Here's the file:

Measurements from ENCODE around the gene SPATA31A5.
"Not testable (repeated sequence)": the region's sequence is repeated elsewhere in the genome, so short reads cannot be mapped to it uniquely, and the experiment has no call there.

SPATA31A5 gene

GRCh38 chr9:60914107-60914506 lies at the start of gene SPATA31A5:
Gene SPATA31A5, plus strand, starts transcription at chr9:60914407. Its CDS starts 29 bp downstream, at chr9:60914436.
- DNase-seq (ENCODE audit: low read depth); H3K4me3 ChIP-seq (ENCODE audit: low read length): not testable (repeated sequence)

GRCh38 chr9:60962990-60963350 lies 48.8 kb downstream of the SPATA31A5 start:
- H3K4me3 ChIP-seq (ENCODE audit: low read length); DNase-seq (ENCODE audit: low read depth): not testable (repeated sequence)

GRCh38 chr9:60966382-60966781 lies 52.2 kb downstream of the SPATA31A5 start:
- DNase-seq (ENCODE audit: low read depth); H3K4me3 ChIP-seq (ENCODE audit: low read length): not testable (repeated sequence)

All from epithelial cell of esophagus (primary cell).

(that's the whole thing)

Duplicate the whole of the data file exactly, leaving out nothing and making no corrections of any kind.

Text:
Measurements from ENCODE around the gene SPATA31A5.
"Not testable (repeated sequence)": the region's sequence is repeated elsewhere in the genome, so short reads cannot be mapped to it uniquely, and the experiment has no call there.

SPATA31A5 gene

GRCh38 chr9:60914107-60914506 lies at the start of gene SPATA31A5:
Gene SPATA31A5, plus strand, starts transcription at chr9:60914407. Its CDS starts 29 bp downstream, at chr9:60914436.
- DNase-seq (ENCODE audit: low read depth); H3K4me3 ChIP-seq (ENCODE audit: low read length): not testable (repeated sequence)

GRCh38 chr9:60962990-60963350 lies 48.8 kb downstream of the SPATA31A5 start:
- H3K4me3 ChIP-seq (ENCODE audit: low read length); DNase-seq (ENCODE audit: low read depth): not testable (repeated sequence)

GRCh38 chr9:60966382-60966781 lies 52.2 kb downstream of the SPATA31A5 start:
- DNase-seq (ENCODE audit: low read depth); H3K4me3 ChIP-seq (ENCODE audit: low read length): not testable (repeated sequence)

All from epithelial cell of esophagus (primary cell).